Civil society governance decisions: certification organization response to artisanal and small-scale gold mining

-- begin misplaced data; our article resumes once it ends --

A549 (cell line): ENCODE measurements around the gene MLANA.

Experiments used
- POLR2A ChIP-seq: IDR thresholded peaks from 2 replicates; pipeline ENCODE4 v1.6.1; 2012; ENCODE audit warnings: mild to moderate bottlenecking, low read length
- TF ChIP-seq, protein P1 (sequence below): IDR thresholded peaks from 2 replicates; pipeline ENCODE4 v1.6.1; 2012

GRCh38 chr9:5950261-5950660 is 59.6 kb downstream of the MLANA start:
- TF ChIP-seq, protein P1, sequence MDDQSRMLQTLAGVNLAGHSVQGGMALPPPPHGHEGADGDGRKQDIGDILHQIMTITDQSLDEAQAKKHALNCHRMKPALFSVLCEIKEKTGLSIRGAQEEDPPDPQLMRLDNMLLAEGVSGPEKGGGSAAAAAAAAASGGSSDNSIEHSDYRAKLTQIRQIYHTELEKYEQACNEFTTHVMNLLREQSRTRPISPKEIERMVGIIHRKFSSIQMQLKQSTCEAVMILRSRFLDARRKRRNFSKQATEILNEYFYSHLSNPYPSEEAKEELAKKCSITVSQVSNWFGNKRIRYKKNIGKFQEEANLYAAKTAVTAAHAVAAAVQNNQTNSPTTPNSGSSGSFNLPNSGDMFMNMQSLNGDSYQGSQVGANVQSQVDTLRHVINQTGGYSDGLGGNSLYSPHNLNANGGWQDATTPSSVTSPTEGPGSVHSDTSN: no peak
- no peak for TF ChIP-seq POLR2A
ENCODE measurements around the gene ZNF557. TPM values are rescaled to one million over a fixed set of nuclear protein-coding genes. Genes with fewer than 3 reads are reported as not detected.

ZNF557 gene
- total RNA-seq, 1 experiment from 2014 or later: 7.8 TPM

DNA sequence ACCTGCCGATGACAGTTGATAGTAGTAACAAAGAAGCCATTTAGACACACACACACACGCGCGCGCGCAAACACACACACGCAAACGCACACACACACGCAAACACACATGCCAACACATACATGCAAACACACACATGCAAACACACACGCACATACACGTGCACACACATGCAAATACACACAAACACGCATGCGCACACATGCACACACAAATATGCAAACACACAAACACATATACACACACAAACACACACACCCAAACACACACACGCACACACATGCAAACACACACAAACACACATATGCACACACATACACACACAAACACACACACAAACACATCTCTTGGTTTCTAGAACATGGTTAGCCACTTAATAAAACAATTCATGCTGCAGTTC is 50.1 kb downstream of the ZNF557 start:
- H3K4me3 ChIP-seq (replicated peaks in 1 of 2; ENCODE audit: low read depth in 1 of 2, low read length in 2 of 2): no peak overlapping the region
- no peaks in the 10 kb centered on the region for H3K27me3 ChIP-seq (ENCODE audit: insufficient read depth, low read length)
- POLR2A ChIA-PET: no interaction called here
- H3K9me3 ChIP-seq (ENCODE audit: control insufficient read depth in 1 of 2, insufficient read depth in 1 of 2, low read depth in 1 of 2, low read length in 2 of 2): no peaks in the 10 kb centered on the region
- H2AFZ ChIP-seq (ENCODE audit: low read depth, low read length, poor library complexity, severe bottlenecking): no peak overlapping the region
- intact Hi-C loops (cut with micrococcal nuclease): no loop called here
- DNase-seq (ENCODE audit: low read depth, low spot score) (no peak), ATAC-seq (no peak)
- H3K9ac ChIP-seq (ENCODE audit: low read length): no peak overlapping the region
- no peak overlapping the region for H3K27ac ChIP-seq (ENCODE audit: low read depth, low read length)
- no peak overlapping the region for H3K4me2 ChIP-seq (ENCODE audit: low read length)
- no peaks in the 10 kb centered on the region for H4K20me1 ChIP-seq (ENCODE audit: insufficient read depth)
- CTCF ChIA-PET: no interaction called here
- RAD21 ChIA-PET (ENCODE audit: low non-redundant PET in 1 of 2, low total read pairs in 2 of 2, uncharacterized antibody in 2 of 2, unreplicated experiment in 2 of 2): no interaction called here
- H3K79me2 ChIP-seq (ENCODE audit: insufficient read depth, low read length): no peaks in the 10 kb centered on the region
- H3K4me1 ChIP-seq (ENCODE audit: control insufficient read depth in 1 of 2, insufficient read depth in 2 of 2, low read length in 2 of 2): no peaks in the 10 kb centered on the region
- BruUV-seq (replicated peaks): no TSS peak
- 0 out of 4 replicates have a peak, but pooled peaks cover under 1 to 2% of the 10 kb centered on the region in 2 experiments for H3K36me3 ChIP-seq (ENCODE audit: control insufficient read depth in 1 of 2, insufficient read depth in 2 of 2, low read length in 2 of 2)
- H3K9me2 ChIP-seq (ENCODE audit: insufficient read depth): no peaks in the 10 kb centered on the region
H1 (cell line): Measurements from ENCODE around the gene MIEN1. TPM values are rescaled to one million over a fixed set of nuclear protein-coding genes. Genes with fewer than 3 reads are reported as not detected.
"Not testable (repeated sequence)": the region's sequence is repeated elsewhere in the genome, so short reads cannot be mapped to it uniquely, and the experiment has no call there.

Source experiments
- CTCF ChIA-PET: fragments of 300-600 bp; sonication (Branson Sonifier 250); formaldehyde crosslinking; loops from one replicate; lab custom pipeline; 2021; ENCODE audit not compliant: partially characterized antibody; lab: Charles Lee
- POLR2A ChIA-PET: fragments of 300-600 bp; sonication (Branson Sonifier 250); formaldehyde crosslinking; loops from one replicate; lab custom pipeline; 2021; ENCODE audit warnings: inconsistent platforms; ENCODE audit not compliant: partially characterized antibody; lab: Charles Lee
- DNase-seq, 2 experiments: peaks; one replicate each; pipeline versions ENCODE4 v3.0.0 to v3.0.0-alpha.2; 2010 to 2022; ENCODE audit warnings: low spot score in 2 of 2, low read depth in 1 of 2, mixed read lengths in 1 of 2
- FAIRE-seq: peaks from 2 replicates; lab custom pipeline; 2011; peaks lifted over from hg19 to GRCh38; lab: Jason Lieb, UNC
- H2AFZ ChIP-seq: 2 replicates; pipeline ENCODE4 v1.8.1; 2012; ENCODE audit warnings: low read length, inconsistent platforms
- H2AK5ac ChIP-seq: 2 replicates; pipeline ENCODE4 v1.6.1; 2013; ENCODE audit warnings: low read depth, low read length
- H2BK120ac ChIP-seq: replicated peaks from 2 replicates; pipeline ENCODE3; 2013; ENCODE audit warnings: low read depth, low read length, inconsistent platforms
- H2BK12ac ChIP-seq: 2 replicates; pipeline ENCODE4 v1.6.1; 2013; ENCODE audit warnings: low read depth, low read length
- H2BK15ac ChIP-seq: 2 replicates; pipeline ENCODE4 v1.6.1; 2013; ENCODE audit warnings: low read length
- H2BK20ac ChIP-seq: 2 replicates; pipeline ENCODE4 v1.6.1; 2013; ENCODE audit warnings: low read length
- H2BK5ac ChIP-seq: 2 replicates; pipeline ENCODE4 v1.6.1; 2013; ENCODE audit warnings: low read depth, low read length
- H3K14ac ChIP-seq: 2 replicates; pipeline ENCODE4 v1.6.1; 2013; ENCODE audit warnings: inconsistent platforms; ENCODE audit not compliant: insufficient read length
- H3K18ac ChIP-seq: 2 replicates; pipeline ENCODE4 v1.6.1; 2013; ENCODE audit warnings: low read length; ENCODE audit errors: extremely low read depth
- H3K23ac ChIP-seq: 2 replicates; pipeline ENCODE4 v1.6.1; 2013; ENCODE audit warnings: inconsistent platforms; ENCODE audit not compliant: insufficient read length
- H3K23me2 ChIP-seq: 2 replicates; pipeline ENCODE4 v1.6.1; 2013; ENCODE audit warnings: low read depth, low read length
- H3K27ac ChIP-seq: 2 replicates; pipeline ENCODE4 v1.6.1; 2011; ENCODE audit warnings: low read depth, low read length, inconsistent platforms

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Why do global governance organizations enter some economic sectors but not others? A simple model of material incentives suggests that similar organizations should make similar choices. Yet in the empirical realm of jewelry industry governance, similar organizations diverge in their response to artisanal and small-scale gold mining: certification organizations Fairtrade International and the Alliance for Responsible Mining have entered the sector, while the Rainforest Alliance has stayed out. To explain this puzzle and its implications for human development, the project proceeds in two steps. First, it enriches the simple model by taking a discursive institutional approach that traces the process by which norm entrepreneurs, organizational cultures, and network effects shape the sector entry decisions of organizations. Drawing on interview, document, and hyperlink data, the project argues that the interaction of norm entrepreneurs and organizational culture, more than network effects, explains sector entry decisions in the gold governance case. Second, the project uses the details of the certification standards to conduct a decision analysis that estimates their impact on human development. The analysis finds that certification organizations are likely to increase a miner’s income by 41%-79% over the status quo, which may lift some, though not all, miners out of poverty. It further finds that degree of environmental protection as well as which organization is best at providing it depends on the gold price and the governance context. At prices below $26,666, the Alliance is best and competition creates better or equal outcomes than monopolies. At prices above $26,666, however, Fairtrade is best, and competition creates perverse incentives for pollution reduction. This surprising finding suggests that in the realm of global governance, there can be too much of a good thing. The project argues that governance without governments can foster human development, but that better outcomes are possible in the gold mining case. It concludes by recommending that certification organizations do three things to maximize their positive impacts: 1) prevent de-certification, 2) cooperate rather than compete, and 3) aim to be irrelevant, because mining should be a transitory, not permanent, developing country livelihood.